As I was reconnecting theto our TV set yesterday evening (it bounces back and forth between connection on my desk and to the TV), I realised that I haven't had this much plain old fun with computing in a very long time.
I suppose that I should thank the openELEC developers for not supporting my ridiculously long 63-character WiFi password; if I didn't have to move the Pi back to my desk from time to time in order to connect the wired network, I would probably never get my hands on it.
The fun comes from being able to connect different things to it, try different things on it (both software and hardware), and just generally get my hands dirty with it.
Looking at the different programming languages and developement environments on it, for example, trying different kinds of USB devices, wireless connections (wi-fi and Bluetooth), and the camera, of course. Next up will be the expansion bus - it's been more than 30 years since I got an Electrical Engineering degree, and I have never really worked in that field, but I'm still fascinated by hardware, and the Pi is a perfect way to be able to investigate, experiement, learn, and just have fun with it.
Of course, I have shown the Raspberry Pi to all sorts of people who have been around to visit. Their reactions have been interesting - those for whom computers are just a "tool" don't show much interest or appreciation, and when they see what the performance is like with Raspbian running, they generally just shrug and walk away, probably wondering what a weird person I am (many probably wonder that anyway.).
Those who have more of a computer/electronic background or interests always react pretty much the same way - "Wow! Way cool!", often before I even boot it up.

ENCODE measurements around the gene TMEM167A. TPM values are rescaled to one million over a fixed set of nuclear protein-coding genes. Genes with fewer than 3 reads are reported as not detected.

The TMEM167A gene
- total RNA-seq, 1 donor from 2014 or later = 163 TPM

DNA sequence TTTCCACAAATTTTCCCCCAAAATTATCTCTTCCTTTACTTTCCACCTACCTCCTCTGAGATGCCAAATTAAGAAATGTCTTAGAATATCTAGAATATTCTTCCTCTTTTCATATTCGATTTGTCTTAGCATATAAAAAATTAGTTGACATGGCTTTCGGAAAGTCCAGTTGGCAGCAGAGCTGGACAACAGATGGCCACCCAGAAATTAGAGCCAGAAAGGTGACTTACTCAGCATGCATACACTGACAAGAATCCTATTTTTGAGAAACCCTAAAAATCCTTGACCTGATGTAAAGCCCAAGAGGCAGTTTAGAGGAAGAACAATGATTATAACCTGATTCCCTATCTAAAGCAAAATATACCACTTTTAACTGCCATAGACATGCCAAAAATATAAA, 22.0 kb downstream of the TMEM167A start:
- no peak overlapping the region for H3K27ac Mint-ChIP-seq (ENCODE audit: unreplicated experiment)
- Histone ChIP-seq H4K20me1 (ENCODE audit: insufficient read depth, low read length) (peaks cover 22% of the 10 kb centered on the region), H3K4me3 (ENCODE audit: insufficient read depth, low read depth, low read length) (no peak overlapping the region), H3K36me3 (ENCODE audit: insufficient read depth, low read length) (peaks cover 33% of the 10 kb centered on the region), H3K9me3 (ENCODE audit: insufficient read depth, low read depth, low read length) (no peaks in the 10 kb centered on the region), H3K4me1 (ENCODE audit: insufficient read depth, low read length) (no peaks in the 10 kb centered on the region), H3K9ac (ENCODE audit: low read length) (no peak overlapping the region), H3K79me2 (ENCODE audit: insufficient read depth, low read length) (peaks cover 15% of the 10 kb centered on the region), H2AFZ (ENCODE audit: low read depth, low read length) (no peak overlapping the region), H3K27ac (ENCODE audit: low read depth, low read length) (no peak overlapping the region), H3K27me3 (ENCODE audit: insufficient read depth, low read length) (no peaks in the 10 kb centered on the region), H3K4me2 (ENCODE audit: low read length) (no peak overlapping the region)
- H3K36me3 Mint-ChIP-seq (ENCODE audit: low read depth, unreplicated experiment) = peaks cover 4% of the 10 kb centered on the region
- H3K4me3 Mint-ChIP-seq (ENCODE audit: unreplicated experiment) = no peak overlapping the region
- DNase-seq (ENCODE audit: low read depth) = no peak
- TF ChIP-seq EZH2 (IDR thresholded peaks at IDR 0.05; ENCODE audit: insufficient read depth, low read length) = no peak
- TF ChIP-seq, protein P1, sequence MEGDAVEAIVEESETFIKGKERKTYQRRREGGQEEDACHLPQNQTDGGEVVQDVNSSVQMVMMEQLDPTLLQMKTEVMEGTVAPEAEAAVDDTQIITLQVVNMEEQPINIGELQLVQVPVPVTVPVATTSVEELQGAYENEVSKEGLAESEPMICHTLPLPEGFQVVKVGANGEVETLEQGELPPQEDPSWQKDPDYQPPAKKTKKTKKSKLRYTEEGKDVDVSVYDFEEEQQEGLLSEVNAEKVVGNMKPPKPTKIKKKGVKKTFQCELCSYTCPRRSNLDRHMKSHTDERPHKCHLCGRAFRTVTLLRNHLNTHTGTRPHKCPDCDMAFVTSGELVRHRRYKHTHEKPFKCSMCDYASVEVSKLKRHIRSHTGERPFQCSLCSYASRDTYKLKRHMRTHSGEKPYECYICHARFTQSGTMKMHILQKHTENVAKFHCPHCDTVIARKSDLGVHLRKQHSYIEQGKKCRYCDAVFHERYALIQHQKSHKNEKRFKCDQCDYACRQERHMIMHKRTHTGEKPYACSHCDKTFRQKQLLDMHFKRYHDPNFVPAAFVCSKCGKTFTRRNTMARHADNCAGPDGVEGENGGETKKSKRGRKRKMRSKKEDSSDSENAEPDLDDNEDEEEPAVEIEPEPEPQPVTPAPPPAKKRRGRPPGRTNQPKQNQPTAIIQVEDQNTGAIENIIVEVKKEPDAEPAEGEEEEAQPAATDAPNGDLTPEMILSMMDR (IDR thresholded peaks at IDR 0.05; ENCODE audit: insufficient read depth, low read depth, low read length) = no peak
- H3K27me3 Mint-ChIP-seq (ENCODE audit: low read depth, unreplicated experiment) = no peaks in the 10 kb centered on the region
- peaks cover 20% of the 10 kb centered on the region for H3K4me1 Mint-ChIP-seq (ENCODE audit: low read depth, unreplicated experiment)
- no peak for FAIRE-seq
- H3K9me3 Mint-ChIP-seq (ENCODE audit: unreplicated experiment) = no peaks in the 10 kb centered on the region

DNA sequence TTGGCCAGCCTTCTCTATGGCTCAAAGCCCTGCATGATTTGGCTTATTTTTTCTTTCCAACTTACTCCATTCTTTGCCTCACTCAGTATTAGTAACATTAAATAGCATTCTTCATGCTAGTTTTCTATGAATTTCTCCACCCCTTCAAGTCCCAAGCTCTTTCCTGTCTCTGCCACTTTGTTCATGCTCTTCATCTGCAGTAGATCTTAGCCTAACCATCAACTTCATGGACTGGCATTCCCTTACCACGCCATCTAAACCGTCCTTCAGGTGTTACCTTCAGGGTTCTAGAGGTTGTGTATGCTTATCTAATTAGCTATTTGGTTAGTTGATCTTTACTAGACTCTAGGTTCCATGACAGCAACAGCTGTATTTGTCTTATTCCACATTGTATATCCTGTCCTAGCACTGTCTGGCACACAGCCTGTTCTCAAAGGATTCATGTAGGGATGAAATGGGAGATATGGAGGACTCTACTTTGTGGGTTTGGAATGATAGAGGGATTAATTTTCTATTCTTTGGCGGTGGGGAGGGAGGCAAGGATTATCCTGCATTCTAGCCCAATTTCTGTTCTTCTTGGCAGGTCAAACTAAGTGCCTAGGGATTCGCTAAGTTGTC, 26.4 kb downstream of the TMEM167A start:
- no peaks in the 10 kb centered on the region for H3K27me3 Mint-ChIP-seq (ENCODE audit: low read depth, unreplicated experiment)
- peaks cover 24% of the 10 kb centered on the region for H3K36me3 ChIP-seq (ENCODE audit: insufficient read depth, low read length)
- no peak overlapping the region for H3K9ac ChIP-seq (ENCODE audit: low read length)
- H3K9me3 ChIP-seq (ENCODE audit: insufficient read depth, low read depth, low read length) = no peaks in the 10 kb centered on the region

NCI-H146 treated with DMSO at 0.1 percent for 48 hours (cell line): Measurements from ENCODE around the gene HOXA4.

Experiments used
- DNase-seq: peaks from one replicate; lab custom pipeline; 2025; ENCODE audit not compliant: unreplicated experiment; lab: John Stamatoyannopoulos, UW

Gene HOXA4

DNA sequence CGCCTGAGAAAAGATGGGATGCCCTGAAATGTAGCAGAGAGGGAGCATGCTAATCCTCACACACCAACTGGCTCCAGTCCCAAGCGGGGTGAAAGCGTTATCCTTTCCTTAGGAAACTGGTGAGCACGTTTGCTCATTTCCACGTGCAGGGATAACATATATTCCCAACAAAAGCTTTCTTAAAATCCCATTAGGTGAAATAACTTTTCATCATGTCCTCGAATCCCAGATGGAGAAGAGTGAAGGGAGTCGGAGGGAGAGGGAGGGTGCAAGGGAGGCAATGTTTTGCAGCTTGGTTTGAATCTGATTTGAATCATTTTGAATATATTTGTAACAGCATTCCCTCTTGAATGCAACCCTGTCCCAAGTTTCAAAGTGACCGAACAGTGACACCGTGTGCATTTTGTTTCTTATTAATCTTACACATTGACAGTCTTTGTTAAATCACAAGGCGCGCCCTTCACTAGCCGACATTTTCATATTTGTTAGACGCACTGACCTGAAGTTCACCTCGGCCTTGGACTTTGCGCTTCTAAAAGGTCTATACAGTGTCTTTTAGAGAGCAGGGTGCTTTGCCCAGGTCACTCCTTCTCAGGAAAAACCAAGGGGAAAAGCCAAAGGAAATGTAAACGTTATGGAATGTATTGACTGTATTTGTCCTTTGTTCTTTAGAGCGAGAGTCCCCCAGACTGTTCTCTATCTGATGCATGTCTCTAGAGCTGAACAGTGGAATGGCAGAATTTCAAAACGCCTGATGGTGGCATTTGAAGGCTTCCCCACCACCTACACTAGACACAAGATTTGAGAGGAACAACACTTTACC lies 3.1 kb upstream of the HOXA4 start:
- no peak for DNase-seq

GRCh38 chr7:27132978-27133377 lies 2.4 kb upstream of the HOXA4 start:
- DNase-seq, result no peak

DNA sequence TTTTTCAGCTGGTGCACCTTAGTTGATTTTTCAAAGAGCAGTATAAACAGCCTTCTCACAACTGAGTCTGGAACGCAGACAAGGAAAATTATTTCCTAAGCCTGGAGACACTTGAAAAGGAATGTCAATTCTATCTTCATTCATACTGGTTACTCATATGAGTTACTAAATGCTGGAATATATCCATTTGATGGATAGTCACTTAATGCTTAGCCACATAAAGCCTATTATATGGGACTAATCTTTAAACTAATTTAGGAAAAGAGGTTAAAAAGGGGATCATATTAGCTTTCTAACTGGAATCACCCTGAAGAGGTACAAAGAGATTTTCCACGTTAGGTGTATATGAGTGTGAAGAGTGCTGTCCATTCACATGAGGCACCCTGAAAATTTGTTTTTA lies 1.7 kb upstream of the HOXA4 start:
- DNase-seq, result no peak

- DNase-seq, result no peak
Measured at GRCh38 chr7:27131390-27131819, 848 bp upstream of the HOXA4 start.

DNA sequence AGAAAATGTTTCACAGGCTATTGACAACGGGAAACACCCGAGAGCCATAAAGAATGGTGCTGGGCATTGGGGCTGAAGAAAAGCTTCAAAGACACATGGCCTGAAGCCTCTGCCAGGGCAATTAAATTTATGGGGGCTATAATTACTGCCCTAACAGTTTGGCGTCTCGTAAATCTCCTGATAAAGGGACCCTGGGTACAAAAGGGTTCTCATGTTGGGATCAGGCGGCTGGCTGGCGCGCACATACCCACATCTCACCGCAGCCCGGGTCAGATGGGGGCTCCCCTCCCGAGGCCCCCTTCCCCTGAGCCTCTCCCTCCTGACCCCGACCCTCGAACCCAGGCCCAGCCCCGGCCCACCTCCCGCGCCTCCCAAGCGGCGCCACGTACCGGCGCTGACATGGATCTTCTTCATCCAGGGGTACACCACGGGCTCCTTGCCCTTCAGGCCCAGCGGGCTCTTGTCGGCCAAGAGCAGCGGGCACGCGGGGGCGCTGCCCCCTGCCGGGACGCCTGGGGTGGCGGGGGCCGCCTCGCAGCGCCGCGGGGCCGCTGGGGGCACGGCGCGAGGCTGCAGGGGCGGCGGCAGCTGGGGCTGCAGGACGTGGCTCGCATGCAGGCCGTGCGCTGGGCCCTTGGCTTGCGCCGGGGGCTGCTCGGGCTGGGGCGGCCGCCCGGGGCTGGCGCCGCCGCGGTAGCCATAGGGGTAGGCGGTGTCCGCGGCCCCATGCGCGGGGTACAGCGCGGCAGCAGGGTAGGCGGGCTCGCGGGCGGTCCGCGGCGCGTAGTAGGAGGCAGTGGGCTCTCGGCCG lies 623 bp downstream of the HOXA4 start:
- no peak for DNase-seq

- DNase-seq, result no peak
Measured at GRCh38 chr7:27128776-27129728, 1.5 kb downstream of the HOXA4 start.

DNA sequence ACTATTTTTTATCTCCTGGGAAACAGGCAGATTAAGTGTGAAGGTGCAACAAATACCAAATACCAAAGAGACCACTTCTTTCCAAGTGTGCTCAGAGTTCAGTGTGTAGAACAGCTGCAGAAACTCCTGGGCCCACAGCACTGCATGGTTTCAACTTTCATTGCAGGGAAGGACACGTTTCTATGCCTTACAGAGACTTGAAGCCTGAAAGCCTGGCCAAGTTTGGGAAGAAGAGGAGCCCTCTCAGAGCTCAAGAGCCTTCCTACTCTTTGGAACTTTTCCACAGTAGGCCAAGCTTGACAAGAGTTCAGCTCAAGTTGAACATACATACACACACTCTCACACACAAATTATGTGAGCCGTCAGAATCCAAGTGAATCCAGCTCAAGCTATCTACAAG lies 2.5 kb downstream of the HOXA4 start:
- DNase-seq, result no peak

But the most interesting and inspiring reactions have come from the kids I have shown it to. Many of them have not only been wowed by it but immediately asked what could be done with it.
The first thing they always want to do is take apart the box, so they can see what's inside, how it connects, what the bits and pieces are. This is the kind of interest, and excitement, which can change some kinds from passive consumers of mind-numbing 'social' media to active participants, explorers and developers.
Of course, another excellent example of this effect is the Raspberry Pi Web Site. If you haven't looked at their home page yet, you really should.
Heck, I'll go even further than that, I'll say that if you are even mildly interested in this kind of activity, you should be checking back on that page regularly.
It never ceases to amuse and amaze me with the variety and quality of projects, information, documentation, and just plain fun that they post there. From canine mind reading (No More Woof) to environmentally activated high-resolution advertising boards, with loads of books, tutorials and full-blown classroom examples, this is a web site where the fun - and the education - really never stops.
Ok, enough of the soap-box evangelizing for today. The bottom line here is, not only do I get great pleasure from my Raspberry Pi, it is going to make Christmas shopping for some of my best friends (and their parents) a lot easier. Try it. I'm sure you'll like it.